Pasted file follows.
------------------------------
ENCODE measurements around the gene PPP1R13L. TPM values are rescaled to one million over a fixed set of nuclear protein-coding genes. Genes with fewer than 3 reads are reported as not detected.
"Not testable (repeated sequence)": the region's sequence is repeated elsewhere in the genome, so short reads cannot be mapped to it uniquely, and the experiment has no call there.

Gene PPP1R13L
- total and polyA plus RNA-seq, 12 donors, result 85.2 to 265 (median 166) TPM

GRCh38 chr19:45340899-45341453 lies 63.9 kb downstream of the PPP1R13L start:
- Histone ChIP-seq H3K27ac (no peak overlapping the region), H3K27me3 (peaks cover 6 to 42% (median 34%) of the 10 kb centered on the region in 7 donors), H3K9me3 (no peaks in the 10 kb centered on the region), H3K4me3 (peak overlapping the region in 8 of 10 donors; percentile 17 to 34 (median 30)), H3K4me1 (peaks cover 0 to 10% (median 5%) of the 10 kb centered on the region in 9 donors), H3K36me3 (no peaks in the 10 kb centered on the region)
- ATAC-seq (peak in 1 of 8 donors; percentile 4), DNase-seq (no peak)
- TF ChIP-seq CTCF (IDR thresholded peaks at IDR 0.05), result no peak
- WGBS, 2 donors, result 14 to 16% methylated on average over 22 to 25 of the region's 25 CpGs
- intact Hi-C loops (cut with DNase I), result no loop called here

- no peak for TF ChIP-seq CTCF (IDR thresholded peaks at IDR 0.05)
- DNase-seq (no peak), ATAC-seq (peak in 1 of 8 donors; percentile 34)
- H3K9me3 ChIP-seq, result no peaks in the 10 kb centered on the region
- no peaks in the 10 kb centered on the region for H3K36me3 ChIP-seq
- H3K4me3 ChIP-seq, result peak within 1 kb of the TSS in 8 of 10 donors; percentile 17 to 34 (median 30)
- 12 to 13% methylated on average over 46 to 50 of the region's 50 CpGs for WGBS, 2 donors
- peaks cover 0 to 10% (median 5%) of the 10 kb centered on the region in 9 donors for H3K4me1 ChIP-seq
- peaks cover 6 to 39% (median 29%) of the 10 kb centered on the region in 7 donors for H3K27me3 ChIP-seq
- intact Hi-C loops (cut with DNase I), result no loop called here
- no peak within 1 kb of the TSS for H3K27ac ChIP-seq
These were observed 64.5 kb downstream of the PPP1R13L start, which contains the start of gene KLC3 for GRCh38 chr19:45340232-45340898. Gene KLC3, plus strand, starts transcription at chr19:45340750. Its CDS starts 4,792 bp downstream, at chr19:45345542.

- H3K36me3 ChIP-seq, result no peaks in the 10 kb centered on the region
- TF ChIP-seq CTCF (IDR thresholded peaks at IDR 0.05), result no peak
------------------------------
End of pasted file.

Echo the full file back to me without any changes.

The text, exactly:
ENCODE measurements around the gene PPP1R13L. TPM values are rescaled to one million over a fixed set of nuclear protein-coding genes. Genes with fewer than 3 reads are reported as not detected.
"Not testable (repeated sequence)": the region's sequence is repeated elsewhere in the genome, so short reads cannot be mapped to it uniquely, and the experiment has no call there.

Gene PPP1R13L
- total and polyA plus RNA-seq, 12 donors, result 85.2 to 265 (median 166) TPM

GRCh38 chr19:45340899-45341453 lies 63.9 kb downstream of the PPP1R13L start:
- Histone ChIP-seq H3K27ac (no peak overlapping the region), H3K27me3 (peaks cover 6 to 42% (median 34%) of the 10 kb centered on the region in 7 donors), H3K9me3 (no peaks in the 10 kb centered on the region), H3K4me3 (peak overlapping the region in 8 of 10 donors; percentile 17 to 34 (median 30)), H3K4me1 (peaks cover 0 to 10% (median 5%) of the 10 kb centered on the region in 9 donors), H3K36me3 (no peaks in the 10 kb centered on the region)
- ATAC-seq (peak in 1 of 8 donors; percentile 4), DNase-seq (no peak)
- TF ChIP-seq CTCF (IDR thresholded peaks at IDR 0.05), result no peak
- WGBS, 2 donors, result 14 to 16% methylated on average over 22 to 25 of the region's 25 CpGs
- intact Hi-C loops (cut with DNase I), result no loop called here

- no peak for TF ChIP-seq CTCF (IDR thresholded peaks at IDR 0.05)
- DNase-seq (no peak), ATAC-seq (peak in 1 of 8 donors; percentile 34)
- H3K9me3 ChIP-seq, result no peaks in the 10 kb centered on the region
- no peaks in the 10 kb centered on the region for H3K36me3 ChIP-seq
- H3K4me3 ChIP-seq, result peak within 1 kb of the TSS in 8 of 10 donors; percentile 17 to 34 (median 30)
- 12 to 13% methylated on average over 46 to 50 of the region's 50 CpGs for WGBS, 2 donors
- peaks cover 0 to 10% (median 5%) of the 10 kb centered on the region in 9 donors for H3K4me1 ChIP-seq
- peaks cover 6 to 39% (median 29%) of the 10 kb centered on the region in 7 donors for H3K27me3 ChIP-seq
- intact Hi-C loops (cut with DNase I), result no loop called here
- no peak within 1 kb of the TSS for H3K27ac ChIP-seq
These were observed 64.5 kb downstream of the PPP1R13L start, which contains the start of gene KLC3 for GRCh38 chr19:45340232-45340898. Gene KLC3, plus strand, starts transcription at chr19:45340750. Its CDS starts 4,792 bp downstream, at chr19:45345542.

- H3K36me3 ChIP-seq, result no peaks in the 10 kb centered on the region
- TF ChIP-seq CTCF (IDR thresholded peaks at IDR 0.05), result no peak